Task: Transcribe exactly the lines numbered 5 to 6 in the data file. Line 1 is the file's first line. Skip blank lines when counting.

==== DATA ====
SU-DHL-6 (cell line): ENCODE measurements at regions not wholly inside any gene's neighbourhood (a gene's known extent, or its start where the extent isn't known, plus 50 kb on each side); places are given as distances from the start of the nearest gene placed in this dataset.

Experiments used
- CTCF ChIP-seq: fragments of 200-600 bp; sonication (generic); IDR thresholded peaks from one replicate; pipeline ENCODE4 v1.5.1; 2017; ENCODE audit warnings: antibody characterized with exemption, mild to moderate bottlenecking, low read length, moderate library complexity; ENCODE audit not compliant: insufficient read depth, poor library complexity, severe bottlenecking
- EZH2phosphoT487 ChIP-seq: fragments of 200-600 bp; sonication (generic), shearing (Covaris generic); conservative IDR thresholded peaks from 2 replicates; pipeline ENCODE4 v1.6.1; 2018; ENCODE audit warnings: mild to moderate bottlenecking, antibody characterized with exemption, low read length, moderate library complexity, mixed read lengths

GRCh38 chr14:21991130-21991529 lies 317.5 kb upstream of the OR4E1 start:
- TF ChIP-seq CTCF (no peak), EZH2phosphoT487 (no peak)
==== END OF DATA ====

GRCh38 chr14:21991130-21991529 lies 317.5 kb upstream of the OR4E1 start:
- TF ChIP-seq CTCF (no peak), EZH2phosphoT487 (no peak)